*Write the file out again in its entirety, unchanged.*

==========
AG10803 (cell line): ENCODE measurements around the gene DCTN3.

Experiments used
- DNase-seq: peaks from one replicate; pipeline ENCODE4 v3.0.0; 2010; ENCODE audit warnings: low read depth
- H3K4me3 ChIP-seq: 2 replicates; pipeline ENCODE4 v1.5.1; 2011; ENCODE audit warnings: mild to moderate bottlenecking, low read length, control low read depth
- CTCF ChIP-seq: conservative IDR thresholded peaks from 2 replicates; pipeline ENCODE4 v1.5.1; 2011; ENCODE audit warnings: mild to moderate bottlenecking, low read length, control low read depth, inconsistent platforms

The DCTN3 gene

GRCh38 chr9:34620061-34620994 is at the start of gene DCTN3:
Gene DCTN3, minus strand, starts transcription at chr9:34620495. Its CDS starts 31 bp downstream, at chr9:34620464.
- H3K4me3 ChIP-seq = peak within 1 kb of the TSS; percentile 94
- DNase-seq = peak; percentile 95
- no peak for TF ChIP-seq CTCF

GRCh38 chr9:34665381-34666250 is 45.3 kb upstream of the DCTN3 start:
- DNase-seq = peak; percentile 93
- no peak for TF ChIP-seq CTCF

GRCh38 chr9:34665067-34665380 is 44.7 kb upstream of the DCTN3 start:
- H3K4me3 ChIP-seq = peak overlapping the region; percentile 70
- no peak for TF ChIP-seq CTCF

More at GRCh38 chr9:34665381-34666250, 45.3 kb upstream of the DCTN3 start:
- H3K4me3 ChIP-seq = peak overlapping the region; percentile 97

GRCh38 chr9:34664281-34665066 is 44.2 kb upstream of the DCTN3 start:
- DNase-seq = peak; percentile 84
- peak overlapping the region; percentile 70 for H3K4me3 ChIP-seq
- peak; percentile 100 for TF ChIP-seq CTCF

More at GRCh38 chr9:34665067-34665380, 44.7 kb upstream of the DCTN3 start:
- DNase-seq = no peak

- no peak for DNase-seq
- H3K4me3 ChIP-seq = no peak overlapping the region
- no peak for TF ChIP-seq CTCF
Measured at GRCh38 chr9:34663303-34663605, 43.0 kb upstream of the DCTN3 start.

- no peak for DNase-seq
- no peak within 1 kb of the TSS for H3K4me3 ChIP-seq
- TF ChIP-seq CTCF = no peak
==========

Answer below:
AG10803 (cell line): ENCODE measurements around the gene DCTN3.

Experiments used
- DNase-seq: peaks from one replicate; pipeline ENCODE4 v3.0.0; 2010; ENCODE audit warnings: low read depth
- H3K4me3 ChIP-seq: 2 replicates; pipeline ENCODE4 v1.5.1; 2011; ENCODE audit warnings: mild to moderate bottlenecking, low read length, control low read depth
- CTCF ChIP-seq: conservative IDR thresholded peaks from 2 replicates; pipeline ENCODE4 v1.5.1; 2011; ENCODE audit warnings: mild to moderate bottlenecking, low read length, control low read depth, inconsistent platforms

The DCTN3 gene

GRCh38 chr9:34620061-34620994 is at the start of gene DCTN3:
Gene DCTN3, minus strand, starts transcription at chr9:34620495. Its CDS starts 31 bp downstream, at chr9:34620464.
- H3K4me3 ChIP-seq = peak within 1 kb of the TSS; percentile 94
- DNase-seq = peak; percentile 95
- no peak for TF ChIP-seq CTCF

GRCh38 chr9:34665381-34666250 is 45.3 kb upstream of the DCTN3 start:
- DNase-seq = peak; percentile 93
- no peak for TF ChIP-seq CTCF

GRCh38 chr9:34665067-34665380 is 44.7 kb upstream of the DCTN3 start:
- H3K4me3 ChIP-seq = peak overlapping the region; percentile 70
- no peak for TF ChIP-seq CTCF

More at GRCh38 chr9:34665381-34666250, 45.3 kb upstream of the DCTN3 start:
- H3K4me3 ChIP-seq = peak overlapping the region; percentile 97

GRCh38 chr9:34664281-34665066 is 44.2 kb upstream of the DCTN3 start:
- DNase-seq = peak; percentile 84
- peak overlapping the region; percentile 70 for H3K4me3 ChIP-seq
- peak; percentile 100 for TF ChIP-seq CTCF

More at GRCh38 chr9:34665067-34665380, 44.7 kb upstream of the DCTN3 start:
- DNase-seq = no peak

- no peak for DNase-seq
- H3K4me3 ChIP-seq = no peak overlapping the region
- no peak for TF ChIP-seq CTCF
Measured at GRCh38 chr9:34663303-34663605, 43.0 kb upstream of the DCTN3 start.

- no peak for DNase-seq
- no peak within 1 kb of the TSS for H3K4me3 ChIP-seq
- TF ChIP-seq CTCF = no peak